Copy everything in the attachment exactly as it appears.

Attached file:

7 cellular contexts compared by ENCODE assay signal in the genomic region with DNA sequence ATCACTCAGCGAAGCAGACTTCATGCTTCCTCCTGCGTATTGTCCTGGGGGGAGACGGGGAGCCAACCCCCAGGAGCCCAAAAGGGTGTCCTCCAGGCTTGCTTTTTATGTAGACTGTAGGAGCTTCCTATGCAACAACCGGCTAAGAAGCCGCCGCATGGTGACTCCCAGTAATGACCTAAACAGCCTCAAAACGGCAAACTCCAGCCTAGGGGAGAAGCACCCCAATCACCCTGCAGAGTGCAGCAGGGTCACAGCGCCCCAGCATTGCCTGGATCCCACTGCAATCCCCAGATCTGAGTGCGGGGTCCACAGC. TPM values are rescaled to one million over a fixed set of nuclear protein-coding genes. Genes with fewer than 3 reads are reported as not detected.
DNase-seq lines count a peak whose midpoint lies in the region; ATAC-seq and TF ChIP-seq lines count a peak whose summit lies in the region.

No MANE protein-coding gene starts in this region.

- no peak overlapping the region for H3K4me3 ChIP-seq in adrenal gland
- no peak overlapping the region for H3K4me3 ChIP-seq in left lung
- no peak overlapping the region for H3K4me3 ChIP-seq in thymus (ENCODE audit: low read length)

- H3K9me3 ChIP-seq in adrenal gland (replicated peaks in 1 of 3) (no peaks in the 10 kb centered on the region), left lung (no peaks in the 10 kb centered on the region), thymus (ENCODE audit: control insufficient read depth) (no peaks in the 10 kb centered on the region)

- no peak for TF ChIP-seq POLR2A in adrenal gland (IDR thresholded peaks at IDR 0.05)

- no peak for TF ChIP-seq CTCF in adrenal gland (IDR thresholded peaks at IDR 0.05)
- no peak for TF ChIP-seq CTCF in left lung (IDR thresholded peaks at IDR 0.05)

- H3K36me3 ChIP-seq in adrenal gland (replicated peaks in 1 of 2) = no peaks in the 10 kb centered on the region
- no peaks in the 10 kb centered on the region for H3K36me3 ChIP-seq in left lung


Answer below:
7 cellular contexts compared by ENCODE assay signal in the genomic region with DNA sequence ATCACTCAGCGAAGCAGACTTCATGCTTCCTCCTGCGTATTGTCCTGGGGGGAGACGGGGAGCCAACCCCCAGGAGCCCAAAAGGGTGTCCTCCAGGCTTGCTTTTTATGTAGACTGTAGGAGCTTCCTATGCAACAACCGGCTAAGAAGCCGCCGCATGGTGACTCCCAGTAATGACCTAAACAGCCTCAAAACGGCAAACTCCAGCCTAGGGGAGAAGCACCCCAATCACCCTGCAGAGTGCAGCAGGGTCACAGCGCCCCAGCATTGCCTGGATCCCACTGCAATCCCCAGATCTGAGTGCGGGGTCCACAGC. TPM values are rescaled to one million over a fixed set of nuclear protein-coding genes. Genes with fewer than 3 reads are reported as not detected.
DNase-seq lines count a peak whose midpoint lies in the region; ATAC-seq and TF ChIP-seq lines count a peak whose summit lies in the region.

No MANE protein-coding gene starts in this region.

- no peak overlapping the region for H3K4me3 ChIP-seq in adrenal gland
- no peak overlapping the region for H3K4me3 ChIP-seq in left lung
- no peak overlapping the region for H3K4me3 ChIP-seq in thymus (ENCODE audit: low read length)

- H3K9me3 ChIP-seq in adrenal gland (replicated peaks in 1 of 3) (no peaks in the 10 kb centered on the region), left lung (no peaks in the 10 kb centered on the region), thymus (ENCODE audit: control insufficient read depth) (no peaks in the 10 kb centered on the region)

- no peak for TF ChIP-seq POLR2A in adrenal gland (IDR thresholded peaks at IDR 0.05)

- no peak for TF ChIP-seq CTCF in adrenal gland (IDR thresholded peaks at IDR 0.05)
- no peak for TF ChIP-seq CTCF in left lung (IDR thresholded peaks at IDR 0.05)

- H3K36me3 ChIP-seq in adrenal gland (replicated peaks in 1 of 2) = no peaks in the 10 kb centered on the region
- no peaks in the 10 kb centered on the region for H3K36me3 ChIP-seq in left lung